Democrats’ Vote-By-Mail Effort Won in Wisconsin: Will It Work Elsewhere?

It was a shocking margin of victory in what was expected to be a close race: an 11-point blowout by a liberal judge over a conservative incumbent for a seat on the Wisconsin Supreme Court.

Now Wisconsin Democrats are working to export their template for success — intense digital outreach and a well-coordinated vote-by-mail operation — to other states in the hope that it will improve the party’s chances in local and statewide elections and in the quest to unseat President Trump in November.

Their top officials have gone on a virtual nationwide tour, extolling the virtues of their digital campaign efforts in hopes Democrats and liberal activists elsewhere can replicate their victory, when Jill Karofsky, a liberal judge, ousted State Supreme Court Justice Daniel Kelly.

The first chance comes Tuesday in a special election for a Republican-heavy House district that covers the northern third of the state. It is the nation’s first partisan contest since Wisconsin’s April 7 election, and it will provide more evidence as to whether Democratic vote-by-mail success in that race is repeatable.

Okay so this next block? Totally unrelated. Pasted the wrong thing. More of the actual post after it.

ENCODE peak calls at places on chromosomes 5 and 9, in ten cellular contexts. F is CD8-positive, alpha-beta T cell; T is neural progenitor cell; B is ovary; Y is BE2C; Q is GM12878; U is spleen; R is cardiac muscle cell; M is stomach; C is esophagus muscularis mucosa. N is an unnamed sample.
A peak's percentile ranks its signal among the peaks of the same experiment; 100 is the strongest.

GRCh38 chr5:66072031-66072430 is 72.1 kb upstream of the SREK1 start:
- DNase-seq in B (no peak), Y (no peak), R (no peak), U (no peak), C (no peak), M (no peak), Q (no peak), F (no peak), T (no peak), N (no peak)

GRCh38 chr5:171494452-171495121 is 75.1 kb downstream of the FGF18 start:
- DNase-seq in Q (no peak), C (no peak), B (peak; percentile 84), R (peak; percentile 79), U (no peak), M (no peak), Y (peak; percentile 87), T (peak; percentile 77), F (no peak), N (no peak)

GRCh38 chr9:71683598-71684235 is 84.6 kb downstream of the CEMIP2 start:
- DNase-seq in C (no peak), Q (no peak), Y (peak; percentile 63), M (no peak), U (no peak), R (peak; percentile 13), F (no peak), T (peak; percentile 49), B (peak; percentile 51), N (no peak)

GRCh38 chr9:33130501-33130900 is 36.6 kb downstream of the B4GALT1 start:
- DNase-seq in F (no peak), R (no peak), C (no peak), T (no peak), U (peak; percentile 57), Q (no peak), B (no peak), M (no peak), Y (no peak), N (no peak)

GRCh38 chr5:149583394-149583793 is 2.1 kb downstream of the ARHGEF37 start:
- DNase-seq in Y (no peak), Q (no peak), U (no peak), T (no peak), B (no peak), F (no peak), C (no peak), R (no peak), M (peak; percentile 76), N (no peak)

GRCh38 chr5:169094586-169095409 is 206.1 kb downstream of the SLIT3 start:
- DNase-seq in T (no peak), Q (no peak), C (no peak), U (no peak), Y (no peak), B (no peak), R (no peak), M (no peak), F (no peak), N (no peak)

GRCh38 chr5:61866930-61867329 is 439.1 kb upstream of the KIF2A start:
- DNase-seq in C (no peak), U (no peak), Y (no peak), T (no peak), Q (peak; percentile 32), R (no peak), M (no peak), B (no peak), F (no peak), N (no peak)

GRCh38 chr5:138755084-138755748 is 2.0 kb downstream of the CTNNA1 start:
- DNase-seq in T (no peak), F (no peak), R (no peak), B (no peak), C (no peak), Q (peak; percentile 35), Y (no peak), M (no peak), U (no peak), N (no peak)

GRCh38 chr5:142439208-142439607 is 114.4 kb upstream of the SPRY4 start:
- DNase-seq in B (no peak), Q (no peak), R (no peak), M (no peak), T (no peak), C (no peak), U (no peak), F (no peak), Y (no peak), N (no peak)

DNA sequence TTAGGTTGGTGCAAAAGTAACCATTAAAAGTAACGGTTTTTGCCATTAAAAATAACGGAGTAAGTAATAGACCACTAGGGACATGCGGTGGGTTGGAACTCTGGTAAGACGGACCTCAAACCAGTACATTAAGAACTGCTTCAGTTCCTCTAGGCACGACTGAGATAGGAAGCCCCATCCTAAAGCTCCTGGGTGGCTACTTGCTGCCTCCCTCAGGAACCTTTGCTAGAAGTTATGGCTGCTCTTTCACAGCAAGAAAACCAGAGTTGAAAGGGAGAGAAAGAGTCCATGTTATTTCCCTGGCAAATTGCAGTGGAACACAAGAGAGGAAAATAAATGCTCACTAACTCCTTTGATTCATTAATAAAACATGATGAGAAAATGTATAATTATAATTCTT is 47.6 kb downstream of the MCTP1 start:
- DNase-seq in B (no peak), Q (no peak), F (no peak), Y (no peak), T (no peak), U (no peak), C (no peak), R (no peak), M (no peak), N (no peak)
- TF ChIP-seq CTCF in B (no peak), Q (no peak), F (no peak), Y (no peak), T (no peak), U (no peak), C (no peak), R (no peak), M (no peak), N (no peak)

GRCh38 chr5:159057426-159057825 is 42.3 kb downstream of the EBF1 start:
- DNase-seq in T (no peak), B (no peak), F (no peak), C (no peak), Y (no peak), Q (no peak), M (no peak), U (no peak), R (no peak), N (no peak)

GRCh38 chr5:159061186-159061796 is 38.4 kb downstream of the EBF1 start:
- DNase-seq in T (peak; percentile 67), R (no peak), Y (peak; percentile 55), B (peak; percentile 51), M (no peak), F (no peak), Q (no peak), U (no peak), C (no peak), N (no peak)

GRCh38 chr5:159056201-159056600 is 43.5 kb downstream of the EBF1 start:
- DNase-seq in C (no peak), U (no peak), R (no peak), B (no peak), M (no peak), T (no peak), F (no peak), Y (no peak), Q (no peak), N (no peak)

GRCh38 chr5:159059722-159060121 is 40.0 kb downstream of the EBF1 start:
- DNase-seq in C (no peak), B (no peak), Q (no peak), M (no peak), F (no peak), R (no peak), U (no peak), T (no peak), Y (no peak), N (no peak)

State party officials have spoken regularly with counterparts in other states, addressed a national virtual gathering of union activists and wrote a public memo with Stacey Abrams’s Fair Fight Action detailing lessons learned that can be applied elsewhere.

“You do get to learn from these things,” said Ramsey Reid, the battleground states director for the Democratic National Committee, who has facilitated calls between Wisconsin officials and their counterparts in other states. “You get to train more volunteers, you get to build habits around voters and apply lessons learned to states that have challenges.”